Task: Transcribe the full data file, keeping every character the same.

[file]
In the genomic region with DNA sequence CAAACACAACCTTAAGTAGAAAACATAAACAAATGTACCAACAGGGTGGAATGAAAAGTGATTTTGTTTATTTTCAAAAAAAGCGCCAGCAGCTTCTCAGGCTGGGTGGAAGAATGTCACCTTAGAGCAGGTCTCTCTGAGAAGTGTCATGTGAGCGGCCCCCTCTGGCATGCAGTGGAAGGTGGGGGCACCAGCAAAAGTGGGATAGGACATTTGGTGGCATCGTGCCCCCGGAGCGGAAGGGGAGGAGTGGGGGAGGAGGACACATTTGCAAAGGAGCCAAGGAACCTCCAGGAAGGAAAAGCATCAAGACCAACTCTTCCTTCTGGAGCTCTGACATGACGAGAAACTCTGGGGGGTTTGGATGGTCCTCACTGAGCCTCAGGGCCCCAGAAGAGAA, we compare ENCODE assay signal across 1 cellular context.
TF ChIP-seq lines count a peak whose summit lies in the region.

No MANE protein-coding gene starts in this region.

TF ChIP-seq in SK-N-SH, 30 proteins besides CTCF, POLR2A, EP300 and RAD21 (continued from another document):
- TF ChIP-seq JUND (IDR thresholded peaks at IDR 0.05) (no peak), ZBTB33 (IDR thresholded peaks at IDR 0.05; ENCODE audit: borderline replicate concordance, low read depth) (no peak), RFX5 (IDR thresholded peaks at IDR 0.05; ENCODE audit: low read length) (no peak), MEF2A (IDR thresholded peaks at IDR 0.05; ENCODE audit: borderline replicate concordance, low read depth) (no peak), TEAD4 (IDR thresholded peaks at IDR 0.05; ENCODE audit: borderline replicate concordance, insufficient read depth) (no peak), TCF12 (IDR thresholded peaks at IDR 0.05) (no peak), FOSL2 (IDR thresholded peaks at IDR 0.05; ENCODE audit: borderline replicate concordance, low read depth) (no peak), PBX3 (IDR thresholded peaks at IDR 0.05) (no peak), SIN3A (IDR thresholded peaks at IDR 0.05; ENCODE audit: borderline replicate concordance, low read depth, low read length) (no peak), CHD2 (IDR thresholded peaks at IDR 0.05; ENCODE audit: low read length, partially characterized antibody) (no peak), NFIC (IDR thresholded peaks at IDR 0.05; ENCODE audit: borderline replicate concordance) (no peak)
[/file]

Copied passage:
In the genomic region with DNA sequence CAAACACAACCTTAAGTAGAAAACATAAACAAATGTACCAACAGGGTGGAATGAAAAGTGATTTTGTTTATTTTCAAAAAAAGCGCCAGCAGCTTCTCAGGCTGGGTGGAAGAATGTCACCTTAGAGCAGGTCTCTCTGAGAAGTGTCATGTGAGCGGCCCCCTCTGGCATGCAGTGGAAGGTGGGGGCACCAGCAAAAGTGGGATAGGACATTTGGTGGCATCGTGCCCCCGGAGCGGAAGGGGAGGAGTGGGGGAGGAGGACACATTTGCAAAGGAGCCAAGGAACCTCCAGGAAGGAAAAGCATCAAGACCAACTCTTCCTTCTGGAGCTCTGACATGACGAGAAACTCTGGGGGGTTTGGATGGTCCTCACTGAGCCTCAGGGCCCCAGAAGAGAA, we compare ENCODE assay signal across 1 cellular context.
TF ChIP-seq lines count a peak whose summit lies in the region.

No MANE protein-coding gene starts in this region.

TF ChIP-seq in SK-N-SH, 30 proteins besides CTCF, POLR2A, EP300 and RAD21 (continued from another document):
- TF ChIP-seq JUND (IDR thresholded peaks at IDR 0.05) (no peak), ZBTB33 (IDR thresholded peaks at IDR 0.05; ENCODE audit: borderline replicate concordance, low read depth) (no peak), RFX5 (IDR thresholded peaks at IDR 0.05; ENCODE audit: low read length) (no peak), MEF2A (IDR thresholded peaks at IDR 0.05; ENCODE audit: borderline replicate concordance, low read depth) (no peak), TEAD4 (IDR thresholded peaks at IDR 0.05; ENCODE audit: borderline replicate concordance, insufficient read depth) (no peak), TCF12 (IDR thresholded peaks at IDR 0.05) (no peak), FOSL2 (IDR thresholded peaks at IDR 0.05; ENCODE audit: borderline replicate concordance, low read depth) (no peak), PBX3 (IDR thresholded peaks at IDR 0.05) (no peak), SIN3A (IDR thresholded peaks at IDR 0.05; ENCODE audit: borderline replicate concordance, low read depth, low read length) (no peak), CHD2 (IDR thresholded peaks at IDR 0.05; ENCODE audit: low read length, partially characterized antibody) (no peak), NFIC (IDR thresholded peaks at IDR 0.05; ENCODE audit: borderline replicate concordance) (no peak)